Born at Middletown, Connecticut, on May 27, 1819, the son of a noted US Navy Officer. He entered the US Naval Academy as a midshipman in December 1836.
After a cruise on the USS Independence in 1838-41, he was promoted to passed midshipman in July 1842, and for a short time after that he was a naval aide to President John Tyler.
He then performed survey work in the Gulf of Mexico and on Lake Erie and was a naval storekeeper in Hawaii. He survived the wreck of a Chilian ship at Christmas Island while returning to the United States and was promoted to Lieutenant that same year (1849).
During the Civil War, he was in command of the gunboat Ottawa and took part with other gunboats, under the command of John Rodgers in driving off the Confederate flotilla on November 4, 1861 and in an attack on Fort Walker three days later.
He was promoted to Captain in 1866 and was a lighthouse inspector from 1867 to 1870. He was advanced to Commodore in November 1872 and served at the Norfolk Navy Yard from 1873 to 1880, receiving promotion to Rear Admiral in October 1879. He commanded the Pacific Squadron in 1880-81 and retired in May 1881.
He died at Rockville, Maryland, on May 15, 1896 and was buried in Section 1 of Arlington National Cemetery.
Stevens, Thomas Holdup, May 27, 1819 – May 15, 1896), naval officer, son of Commodore Thomas Holdup Stevens, 1795-1841, and Elizabeth Read (Sage) Stevens, was born in Middletown, Connecticut.
As a youth he spent a year or more in the counting-house of his mother's cousin, Guerdon Hubbard, in Chicago, but then, following his early predilection, entered the navy as midshipman, December 14, 1836. After a cruise in the Brazil Squadron he studied for several months at the Philadelphia naval school, ranking third in his class upon promotion to passed midshipman, July 1, 1842. Brief service as aide to President Tyler was followed by survey duty in the Gulf of Mexico and an assignment to the Michigan, Lake Erie, 1843-44.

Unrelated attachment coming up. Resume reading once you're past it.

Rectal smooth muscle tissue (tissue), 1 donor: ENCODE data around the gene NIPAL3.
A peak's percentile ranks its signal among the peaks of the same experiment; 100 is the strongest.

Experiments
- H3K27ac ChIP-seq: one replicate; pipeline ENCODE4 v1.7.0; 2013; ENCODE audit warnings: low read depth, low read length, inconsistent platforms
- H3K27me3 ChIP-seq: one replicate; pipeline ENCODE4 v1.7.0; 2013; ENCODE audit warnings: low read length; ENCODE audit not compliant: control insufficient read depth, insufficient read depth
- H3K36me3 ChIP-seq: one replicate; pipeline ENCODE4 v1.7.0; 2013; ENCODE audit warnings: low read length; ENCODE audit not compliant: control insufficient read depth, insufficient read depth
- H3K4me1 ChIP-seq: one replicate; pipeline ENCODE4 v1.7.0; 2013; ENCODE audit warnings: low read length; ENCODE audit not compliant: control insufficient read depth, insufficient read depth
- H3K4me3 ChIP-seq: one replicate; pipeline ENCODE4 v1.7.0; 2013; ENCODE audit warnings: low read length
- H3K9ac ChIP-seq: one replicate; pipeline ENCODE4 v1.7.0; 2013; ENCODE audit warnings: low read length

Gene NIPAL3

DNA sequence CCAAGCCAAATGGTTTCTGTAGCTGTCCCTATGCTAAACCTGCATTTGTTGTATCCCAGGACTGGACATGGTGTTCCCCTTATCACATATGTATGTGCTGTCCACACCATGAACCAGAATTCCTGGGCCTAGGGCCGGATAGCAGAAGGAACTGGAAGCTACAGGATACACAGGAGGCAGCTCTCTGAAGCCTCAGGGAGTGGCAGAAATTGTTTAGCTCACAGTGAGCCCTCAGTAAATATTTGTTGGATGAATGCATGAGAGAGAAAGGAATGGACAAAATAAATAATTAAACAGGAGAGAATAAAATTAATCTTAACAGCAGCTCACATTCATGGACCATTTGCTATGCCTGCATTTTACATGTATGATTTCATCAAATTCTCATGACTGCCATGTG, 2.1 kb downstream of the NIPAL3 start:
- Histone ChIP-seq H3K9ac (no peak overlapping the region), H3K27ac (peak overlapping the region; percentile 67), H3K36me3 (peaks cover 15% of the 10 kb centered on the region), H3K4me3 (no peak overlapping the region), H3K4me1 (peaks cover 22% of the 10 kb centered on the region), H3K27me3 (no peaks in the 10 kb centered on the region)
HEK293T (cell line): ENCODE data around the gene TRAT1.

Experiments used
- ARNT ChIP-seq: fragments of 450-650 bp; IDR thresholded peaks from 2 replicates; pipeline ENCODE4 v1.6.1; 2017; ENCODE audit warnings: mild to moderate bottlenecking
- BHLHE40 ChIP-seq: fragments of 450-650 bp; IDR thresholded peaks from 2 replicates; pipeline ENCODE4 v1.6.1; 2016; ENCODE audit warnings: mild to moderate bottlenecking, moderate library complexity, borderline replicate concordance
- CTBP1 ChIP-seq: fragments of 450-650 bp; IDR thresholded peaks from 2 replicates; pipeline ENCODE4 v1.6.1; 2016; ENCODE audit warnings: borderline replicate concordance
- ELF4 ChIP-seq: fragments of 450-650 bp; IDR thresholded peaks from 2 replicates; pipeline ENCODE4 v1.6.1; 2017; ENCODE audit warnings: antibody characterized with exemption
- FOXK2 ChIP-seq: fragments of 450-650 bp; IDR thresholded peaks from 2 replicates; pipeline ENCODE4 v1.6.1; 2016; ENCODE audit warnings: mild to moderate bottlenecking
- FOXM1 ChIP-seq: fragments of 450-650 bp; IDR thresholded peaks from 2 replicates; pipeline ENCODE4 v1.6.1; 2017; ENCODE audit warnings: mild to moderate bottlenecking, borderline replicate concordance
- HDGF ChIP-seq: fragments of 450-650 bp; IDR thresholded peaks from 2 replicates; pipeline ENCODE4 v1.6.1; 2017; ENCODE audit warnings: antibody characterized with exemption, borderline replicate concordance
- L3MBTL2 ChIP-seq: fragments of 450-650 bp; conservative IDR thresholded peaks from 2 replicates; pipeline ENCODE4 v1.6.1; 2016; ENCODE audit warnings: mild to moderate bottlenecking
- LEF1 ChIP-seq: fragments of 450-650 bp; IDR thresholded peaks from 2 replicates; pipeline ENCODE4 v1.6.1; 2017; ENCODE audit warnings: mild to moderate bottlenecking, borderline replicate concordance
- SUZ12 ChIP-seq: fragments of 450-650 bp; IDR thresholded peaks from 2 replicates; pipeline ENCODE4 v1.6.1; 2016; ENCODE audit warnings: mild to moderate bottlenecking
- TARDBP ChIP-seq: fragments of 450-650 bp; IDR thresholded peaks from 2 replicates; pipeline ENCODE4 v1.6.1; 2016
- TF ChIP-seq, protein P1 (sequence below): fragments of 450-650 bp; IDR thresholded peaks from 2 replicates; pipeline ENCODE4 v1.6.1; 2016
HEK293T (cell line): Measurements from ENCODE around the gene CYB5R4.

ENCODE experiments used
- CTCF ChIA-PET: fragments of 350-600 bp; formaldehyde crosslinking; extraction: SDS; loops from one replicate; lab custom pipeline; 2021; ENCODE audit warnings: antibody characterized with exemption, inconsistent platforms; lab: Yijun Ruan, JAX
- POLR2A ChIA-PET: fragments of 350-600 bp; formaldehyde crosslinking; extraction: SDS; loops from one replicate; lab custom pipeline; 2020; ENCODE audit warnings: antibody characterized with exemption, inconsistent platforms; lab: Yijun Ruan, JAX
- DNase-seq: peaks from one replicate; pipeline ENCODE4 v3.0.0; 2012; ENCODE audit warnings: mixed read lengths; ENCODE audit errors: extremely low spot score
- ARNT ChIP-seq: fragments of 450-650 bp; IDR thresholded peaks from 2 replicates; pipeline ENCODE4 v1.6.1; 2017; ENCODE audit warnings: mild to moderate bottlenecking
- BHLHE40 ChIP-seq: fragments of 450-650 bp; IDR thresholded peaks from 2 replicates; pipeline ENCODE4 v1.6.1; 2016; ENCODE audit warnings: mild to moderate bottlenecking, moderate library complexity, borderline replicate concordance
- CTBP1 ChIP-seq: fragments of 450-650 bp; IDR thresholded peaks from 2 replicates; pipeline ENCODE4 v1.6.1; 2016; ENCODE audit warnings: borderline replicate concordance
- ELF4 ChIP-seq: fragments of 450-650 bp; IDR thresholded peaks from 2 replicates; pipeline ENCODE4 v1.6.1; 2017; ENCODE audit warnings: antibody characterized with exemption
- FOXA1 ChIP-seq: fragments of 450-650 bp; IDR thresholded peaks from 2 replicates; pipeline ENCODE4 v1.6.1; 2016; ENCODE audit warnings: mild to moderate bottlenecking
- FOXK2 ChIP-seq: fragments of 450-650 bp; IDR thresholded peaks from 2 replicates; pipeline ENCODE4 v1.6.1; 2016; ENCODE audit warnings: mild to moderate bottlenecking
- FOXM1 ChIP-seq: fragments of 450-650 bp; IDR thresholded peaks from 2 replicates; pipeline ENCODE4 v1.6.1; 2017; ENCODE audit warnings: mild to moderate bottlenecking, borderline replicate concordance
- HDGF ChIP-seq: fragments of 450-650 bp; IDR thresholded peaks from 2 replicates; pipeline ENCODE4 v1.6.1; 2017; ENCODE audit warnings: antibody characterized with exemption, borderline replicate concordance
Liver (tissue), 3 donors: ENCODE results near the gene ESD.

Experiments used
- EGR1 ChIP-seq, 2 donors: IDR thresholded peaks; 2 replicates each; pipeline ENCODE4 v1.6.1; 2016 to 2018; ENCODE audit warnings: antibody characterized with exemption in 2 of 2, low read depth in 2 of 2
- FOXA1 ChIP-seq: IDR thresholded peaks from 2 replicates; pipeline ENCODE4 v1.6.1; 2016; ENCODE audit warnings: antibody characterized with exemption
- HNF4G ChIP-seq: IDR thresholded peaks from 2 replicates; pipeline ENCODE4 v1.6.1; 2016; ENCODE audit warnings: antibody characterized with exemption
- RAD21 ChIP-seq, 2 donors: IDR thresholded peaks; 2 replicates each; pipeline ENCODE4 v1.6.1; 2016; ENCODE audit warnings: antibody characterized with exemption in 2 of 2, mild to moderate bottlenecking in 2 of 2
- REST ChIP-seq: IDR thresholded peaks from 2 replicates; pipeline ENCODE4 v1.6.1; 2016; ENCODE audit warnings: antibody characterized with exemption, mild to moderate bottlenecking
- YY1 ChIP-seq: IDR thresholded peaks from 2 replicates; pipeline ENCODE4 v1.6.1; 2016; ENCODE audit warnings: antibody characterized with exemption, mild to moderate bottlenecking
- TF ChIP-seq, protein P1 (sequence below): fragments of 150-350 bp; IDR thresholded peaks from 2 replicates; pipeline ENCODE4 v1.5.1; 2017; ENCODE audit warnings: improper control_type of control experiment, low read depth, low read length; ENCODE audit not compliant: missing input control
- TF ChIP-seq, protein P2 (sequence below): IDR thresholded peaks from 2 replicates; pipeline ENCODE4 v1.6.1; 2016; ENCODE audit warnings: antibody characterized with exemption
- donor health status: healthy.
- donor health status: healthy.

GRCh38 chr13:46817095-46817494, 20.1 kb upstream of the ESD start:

On November 2, 1844, occurred his marriage at Erie, Pennsylvania, to Anna Maria Christie. He was afterwards naval storekeeper at Honolulu, 1845-48. Returning home with his wife and his daughter, Ellen, in the Chilean ship Maria Helena, he was wrecked, January 4, 1848, on Christmas Island, the passengers and crew remaining there nearly three months before they were rescued. Stevens' account of this, Narrative of the Wreck of the Chilean Ship Maria Helena (1849), was reprinted in pamphlet form from the Polynesian. Subsequent service included duty at Sacketts Harbor, 1849; in the Michigan, Great Lakes, 1849-51; in west coast survey work, 1852-55; and in the Colorado, Home Squadron, 1858-60.
In the Civil War, commanding the gunboat Ottawa, he participated in the capture of Port Royal, November 7, 1861, and in later operations on the southeast coast, commanding the first expedition up the St. John's River, March-April 1862, which resulted in the occupation of Jacksonville and other towns and fortified points, and the capture of the yacht America, then owned by the Confederacy. This vessel was turned over for naval use without claims for prize-money. Later in 1862 he engaged in numerous operations in Virginia waters, opening up the Pamunkey River in the Maratanza, May 12, in support of George Brinton McClellan, capturing the gunboat Teazer, July 4, and commanding the Monitor in the James River in August during McClellan's withdrawal from the Peninsula. Transferred to the Sonoma in cruising operations, he chased the Florida thirty-four hours on the Bahama Banks, captured five prizes, and off Bermuda held up the steamer Gladiator, though convoyed by H. M. S. Desperate, until he was satisfied of her character, both naval vessels clearing for action. He commanded the monitor Patapsco in frequent actions around Charleston, August-September 1863, and, despite his unfavorable opinion of its success, was given charge of a desperate night boat attack, September 8, on Fort Sumter, which was repulsed with 124 casualties in his force of about four hundred (see his account of “The Boat Attack on Sumter” in Battles and Leaders of the Civil War, vol. IV, 1888). In 1864 he commanded the Oneida of the Gulf Squadron, transferring temporarily to the monitor Winnebago in the battle of Mobile and later operating off Texas, where in July 1865 he was senior officer. From superiors, during this almost continuous active war service, he received uniformly high commendation for initiative and dependability).